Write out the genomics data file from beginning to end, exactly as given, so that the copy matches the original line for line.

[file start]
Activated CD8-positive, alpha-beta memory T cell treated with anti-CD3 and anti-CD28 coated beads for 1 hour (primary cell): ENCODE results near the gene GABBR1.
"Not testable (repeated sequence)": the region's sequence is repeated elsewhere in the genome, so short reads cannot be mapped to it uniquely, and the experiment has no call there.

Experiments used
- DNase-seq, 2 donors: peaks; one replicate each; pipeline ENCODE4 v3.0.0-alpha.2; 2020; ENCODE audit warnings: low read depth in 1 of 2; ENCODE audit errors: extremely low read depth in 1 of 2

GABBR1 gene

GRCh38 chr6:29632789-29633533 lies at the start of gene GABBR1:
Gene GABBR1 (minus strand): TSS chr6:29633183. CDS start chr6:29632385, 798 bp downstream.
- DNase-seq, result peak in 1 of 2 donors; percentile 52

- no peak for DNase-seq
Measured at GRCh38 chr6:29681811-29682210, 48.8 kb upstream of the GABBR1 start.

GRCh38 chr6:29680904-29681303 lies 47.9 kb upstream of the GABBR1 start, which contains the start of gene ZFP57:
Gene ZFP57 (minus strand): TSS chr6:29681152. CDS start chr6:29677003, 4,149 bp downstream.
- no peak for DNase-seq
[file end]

Activated CD8-positive, alpha-beta memory T cell treated with anti-CD3 and anti-CD28 coated beads for 1 hour (primary cell): ENCODE results near the gene GABBR1.
"Not testable (repeated sequence)": the region's sequence is repeated elsewhere in the genome, so short reads cannot be mapped to it uniquely, and the experiment has no call there.

Experiments used
- DNase-seq, 2 donors: peaks; one replicate each; pipeline ENCODE4 v3.0.0-alpha.2; 2020; ENCODE audit warnings: low read depth in 1 of 2; ENCODE audit errors: extremely low read depth in 1 of 2

GABBR1 gene

GRCh38 chr6:29632789-29633533 lies at the start of gene GABBR1:
Gene GABBR1 (minus strand): TSS chr6:29633183. CDS start chr6:29632385, 798 bp downstream.
- DNase-seq, result peak in 1 of 2 donors; percentile 52

- no peak for DNase-seq
Measured at GRCh38 chr6:29681811-29682210, 48.8 kb upstream of the GABBR1 start.

GRCh38 chr6:29680904-29681303 lies 47.9 kb upstream of the GABBR1 start, which contains the start of gene ZFP57:
Gene ZFP57 (minus strand): TSS chr6:29681152. CDS start chr6:29677003, 4,149 bp downstream.
- no peak for DNase-seq